The next time you’re at the liquor store, the cobbler or your tailor keep an eye out for products proudly displaying a Royal Warrant, you’ll be happy you did.

The Numbers Game

I was suit shopping with a friend a couple weekends ago when we were introduced to the Brooks Brothers Special Order program. In our case my friend wanted a Milano suit  (Brooks Brothers slimmest cut, with natural shoulders) in grey or charcoal. The problem was Milano suits only come in navy blue. Salvation came in the form of the Brooks Brothers Special Order program. The Special Order program allows the customer to select a model of suit currently in production, and modify it with a selection of premium fabrics, liners, and details not found on suits regularly stocked.

Made-to-measure this is not; the purchaser is still limited to standard sizing, but at least he has the option of ordering his jacket and pants in sizes that are not necessarily paired together (a 40R suit traditionally comes with 34 waist pants for example).

Though the thought of a tone-on-tone paisley liner in your new Brooks Brothers suit certainly helps close the deal, the real value in the Special Order program is the better fabrics. You pay a premium for a Special Order suit, but the better wool makes the upgrade an investment rather than a mere indulgence in flashy bemberg.

How a suit holds together over time, how it creases when you sit, how it breathes, and how it hangs when you stand is largely determined by the quality of wool it’s cut from. Yes, the construction of the suit is important too (floating or fused canvas? Natural or padded shoulders?) but for those of us who buy off the peg – quality of wool is probably the single biggest indicator of the calibre of a suit. When paying a little extra for better wool is an option, it’s always worth doing.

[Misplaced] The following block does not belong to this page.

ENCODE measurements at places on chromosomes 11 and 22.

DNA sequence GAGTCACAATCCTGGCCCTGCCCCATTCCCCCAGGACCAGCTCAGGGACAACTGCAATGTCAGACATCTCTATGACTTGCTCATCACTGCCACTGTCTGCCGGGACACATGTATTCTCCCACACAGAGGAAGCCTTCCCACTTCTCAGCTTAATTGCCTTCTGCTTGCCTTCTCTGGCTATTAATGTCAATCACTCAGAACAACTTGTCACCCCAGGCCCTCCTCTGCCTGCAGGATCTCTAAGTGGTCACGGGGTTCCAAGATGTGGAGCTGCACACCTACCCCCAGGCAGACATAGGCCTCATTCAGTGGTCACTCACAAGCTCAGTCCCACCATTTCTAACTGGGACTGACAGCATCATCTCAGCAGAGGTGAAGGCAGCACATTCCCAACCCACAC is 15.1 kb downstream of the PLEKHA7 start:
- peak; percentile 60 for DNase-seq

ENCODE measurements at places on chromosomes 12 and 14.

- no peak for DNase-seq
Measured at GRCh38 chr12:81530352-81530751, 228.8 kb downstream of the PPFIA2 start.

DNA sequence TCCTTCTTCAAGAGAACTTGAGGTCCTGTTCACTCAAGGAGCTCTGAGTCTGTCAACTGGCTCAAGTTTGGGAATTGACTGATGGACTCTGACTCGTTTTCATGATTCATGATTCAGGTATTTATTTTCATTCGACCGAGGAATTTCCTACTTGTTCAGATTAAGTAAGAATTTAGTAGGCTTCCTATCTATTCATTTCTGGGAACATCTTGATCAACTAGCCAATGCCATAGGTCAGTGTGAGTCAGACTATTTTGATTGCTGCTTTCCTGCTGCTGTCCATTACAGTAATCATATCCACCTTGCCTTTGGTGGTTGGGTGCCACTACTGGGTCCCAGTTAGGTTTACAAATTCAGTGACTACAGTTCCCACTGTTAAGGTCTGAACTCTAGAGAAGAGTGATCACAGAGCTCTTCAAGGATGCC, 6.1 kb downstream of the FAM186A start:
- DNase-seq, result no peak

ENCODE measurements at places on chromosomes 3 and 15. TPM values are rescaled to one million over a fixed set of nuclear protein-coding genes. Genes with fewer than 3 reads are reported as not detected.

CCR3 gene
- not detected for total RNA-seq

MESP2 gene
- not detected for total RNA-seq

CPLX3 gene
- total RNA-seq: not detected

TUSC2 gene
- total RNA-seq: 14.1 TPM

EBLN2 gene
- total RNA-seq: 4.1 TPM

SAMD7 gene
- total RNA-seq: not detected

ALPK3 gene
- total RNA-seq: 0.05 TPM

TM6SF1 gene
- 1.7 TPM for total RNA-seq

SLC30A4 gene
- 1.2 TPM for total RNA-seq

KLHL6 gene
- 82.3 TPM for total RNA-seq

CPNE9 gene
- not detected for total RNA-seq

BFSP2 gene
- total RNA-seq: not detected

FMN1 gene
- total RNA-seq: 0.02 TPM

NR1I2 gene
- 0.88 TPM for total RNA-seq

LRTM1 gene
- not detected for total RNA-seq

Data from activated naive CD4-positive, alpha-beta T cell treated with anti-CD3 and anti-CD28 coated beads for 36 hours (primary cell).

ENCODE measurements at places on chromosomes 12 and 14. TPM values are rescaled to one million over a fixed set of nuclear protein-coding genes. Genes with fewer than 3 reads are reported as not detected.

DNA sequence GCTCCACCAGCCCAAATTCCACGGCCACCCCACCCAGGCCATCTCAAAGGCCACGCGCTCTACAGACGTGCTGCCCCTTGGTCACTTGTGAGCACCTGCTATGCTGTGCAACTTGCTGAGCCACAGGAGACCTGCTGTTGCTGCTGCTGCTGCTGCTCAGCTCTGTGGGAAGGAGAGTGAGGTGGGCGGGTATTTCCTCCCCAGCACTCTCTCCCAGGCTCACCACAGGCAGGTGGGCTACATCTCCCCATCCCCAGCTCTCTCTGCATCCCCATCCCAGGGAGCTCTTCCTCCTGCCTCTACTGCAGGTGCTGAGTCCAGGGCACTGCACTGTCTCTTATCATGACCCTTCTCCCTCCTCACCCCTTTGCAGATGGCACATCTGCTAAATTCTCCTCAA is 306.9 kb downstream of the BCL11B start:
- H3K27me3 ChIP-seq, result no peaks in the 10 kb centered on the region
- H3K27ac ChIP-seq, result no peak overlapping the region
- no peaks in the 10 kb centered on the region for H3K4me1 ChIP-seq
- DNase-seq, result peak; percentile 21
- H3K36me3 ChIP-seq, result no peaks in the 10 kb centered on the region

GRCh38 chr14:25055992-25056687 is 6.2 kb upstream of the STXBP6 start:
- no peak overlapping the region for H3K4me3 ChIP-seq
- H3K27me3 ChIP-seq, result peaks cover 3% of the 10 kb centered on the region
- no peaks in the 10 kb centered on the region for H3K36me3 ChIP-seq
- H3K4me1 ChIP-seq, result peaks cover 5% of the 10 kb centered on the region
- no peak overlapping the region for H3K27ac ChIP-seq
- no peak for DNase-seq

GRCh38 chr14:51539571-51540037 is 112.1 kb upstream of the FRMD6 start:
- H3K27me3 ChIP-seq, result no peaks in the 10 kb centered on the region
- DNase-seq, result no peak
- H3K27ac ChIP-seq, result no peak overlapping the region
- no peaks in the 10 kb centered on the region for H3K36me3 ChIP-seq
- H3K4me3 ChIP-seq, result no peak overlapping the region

But how do you evaluate the quality of wool a suit is made from? The simplest answer to this question is to trust your senses: handling the suit thoroughly, and inspecting it closely for defects in the weaving are good first steps.

Good worsted wool should be soft, consistent in texture, and smooth. While good wool will have some natural oils in it, under no circumstances should wool feel greasy. Some manufacturers will dress-up poorer quality wool with chemicals to give it a uniform sheen, and cover up defects. These chemicals will break down over time, and leave you disappointed with a second-rate product. After being crumpled in your hand, a sleeve should fall naturally back into place. The wool should also have a natural elasticity, rebounding quickly from a slight tug.

A close examination of the wool itself will also tell you a lot about the craftsmanship that went into the manufacturing of the fabric. A tailor of mine used to remind me of this whenever I brought him in a suit jacket to alter. Although more apparent on patterned materials, wool that has been cheaply woven will be riddled with slight imperfections: missing or raised threads, miss-coloured threads, or threads that are knotted, broken or woven out of sync. While these imperfections are rarely so egregious as to attract the ire of the casual observer, they are indicative of a poorly woven fabric that was likely sourced for a cheaply made suit.

A superficial examination of fabric will only take you so far: you must also consult the label. It is here where you are likely to see the familiar label “Super 100s” or “S120s” or something of the like. I hear that on Savile Row you can find Super 250s. But what does this mean? And is it a reliable indicator of quality?

Answering this question involves a little bit of historical understanding, but the short answer is “no”.

Nearly all the suiting-grade wool produced today comes from Australia, and to a lesser degree New Zealand and Tasmania. But Australia does not have a large weaving industry. For over 150 years the fleece of Australian sheep has been spun into yarn, and that yarn spun into cloth, in factories in England and Italy.